A few friends and I who decided not to do any traveling during the congested Golden Week went to a cafe to relax and watch the show. While Hu's speech was populist fanfare that would be typical of any short speech at a big event ("China is great," "Look at all these great things we've done," etc.), at least one positive aspect is the pragmatic Chinese don't pretend to thank a divine being for all of their blessings - as if they were just dropped in their lap from Heaven above. However, they instead pimp the idea of the Communist Party as a nearly-divine entity ("Remember all those great things? That was us!"), as if communism were at all responsible for the country's economic success. They're communist in name only, but many mainstream Western media outlets still pull the "red card" on China - but hey, who am I to say they're disingenuous? Misinformed populism sells, and judging by the circus you call "healthcare reform" in the US, business is fucking booming.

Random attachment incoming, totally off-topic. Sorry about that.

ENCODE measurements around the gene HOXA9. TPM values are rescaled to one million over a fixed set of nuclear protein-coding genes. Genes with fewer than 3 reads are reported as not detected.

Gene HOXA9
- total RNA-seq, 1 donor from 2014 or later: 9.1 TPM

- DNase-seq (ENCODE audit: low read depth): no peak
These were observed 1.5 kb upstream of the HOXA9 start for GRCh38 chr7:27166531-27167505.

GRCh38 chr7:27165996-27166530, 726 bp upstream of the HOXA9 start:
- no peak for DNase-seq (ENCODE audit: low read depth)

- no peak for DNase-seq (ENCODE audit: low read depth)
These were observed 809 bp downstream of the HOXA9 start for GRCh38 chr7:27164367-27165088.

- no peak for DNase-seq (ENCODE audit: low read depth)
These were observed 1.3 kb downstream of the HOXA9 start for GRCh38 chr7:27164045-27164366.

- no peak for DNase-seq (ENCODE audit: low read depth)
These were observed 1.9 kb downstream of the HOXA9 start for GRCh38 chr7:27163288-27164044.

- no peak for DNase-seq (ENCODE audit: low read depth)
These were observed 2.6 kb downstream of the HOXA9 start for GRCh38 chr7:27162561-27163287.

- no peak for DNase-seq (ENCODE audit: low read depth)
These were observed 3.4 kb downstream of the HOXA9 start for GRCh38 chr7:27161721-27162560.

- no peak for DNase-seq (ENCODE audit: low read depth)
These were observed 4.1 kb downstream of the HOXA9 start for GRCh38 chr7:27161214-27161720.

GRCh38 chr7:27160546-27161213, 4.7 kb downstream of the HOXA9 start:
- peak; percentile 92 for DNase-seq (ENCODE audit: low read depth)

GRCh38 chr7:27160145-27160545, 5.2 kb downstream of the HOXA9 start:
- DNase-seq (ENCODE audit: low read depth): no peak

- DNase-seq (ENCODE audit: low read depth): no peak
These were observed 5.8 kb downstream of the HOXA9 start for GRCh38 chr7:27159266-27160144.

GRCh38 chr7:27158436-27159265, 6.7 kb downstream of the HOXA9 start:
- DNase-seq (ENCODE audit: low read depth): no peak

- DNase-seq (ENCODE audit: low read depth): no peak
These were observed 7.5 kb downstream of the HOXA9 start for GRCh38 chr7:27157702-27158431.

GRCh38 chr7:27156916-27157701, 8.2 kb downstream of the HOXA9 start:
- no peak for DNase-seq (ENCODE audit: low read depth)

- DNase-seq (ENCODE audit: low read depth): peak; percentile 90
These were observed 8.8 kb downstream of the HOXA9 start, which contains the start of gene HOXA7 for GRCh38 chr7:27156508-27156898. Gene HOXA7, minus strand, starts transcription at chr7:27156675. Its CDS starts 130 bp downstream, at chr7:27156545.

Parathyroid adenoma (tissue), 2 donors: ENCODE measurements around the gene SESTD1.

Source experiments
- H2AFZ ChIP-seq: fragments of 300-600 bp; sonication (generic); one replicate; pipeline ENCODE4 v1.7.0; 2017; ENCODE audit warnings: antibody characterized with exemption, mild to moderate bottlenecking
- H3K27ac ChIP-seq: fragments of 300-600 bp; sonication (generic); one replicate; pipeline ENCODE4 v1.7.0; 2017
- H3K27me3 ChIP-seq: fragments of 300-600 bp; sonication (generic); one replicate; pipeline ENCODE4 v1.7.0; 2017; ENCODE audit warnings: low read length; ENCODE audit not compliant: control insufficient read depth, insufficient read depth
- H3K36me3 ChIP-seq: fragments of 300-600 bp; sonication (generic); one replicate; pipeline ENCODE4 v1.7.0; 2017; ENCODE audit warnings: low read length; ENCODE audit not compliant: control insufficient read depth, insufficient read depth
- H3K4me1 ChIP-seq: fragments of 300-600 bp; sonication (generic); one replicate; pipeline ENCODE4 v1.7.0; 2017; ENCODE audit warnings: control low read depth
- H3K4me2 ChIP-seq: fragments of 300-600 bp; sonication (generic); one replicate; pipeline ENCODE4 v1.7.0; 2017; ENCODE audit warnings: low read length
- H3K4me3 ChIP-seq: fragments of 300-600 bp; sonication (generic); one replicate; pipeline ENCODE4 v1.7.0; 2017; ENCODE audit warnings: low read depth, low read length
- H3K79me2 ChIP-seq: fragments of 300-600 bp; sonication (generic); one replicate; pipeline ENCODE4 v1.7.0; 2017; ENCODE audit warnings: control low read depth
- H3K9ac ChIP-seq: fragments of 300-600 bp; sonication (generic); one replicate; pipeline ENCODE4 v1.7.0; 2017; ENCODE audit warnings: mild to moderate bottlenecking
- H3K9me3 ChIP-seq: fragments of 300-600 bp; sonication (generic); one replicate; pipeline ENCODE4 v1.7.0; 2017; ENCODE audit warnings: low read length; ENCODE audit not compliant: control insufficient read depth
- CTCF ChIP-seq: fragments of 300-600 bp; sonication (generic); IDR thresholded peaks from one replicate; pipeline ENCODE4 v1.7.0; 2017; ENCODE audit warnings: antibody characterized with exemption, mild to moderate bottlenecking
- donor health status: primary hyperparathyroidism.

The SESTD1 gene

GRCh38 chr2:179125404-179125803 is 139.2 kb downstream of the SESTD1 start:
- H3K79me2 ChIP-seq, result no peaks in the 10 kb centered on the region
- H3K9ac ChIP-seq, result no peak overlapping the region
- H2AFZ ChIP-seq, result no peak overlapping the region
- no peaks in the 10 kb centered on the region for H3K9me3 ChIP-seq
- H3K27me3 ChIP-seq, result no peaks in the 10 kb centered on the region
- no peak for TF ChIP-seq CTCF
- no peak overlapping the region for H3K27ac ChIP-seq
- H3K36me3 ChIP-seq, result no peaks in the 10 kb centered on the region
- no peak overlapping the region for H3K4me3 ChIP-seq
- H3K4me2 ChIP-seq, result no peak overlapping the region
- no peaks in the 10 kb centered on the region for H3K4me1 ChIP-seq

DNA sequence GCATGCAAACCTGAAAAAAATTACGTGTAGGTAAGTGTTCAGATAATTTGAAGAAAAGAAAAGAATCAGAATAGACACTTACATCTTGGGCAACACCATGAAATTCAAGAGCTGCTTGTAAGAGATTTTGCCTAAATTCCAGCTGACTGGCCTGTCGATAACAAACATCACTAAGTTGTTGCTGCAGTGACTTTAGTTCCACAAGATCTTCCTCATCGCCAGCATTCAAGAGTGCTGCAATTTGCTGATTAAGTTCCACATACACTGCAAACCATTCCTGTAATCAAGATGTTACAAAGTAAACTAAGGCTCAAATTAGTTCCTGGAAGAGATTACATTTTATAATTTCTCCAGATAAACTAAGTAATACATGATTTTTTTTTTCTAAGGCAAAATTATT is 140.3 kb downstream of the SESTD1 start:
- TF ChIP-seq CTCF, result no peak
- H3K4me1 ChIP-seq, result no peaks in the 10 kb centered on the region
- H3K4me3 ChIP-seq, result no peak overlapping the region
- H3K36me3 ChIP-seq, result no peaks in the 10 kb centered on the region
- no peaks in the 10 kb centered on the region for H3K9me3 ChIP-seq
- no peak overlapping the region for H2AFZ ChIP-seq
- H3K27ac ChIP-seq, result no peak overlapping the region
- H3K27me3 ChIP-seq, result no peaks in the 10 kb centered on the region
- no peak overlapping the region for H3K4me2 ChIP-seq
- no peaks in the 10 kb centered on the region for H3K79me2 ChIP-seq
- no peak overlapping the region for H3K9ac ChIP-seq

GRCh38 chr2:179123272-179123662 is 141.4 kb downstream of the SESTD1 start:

Remember now, children, the government-sponsored killing of people in other countries is a Good Thing, and the government-sponsored helping of people in our country is a Bad Thing.

Again, my experience here has been that while the "freedom-of-the-press" mainstream media in the US and the "state-controlled-propaganda" mainstream media in the PRC are different in their structure, they are ultimately the same thing: tools of those in power used to maintain the status quo or mislead the masses to their benefit. This is by no means an elaborate conspiracy theory, but a casual observation. If you're interested in the details, see the book "Manufacturing Consent." As a recent example, it's amazing to me that the ghost of McCarthy can still be summoned to scare people away from something that would directly improve their lives (socialized medicine) because, well, communism is the devil, and socialism is kinda related to it, and uh, the Nazis were socialists, and they had death squads... What the fuck?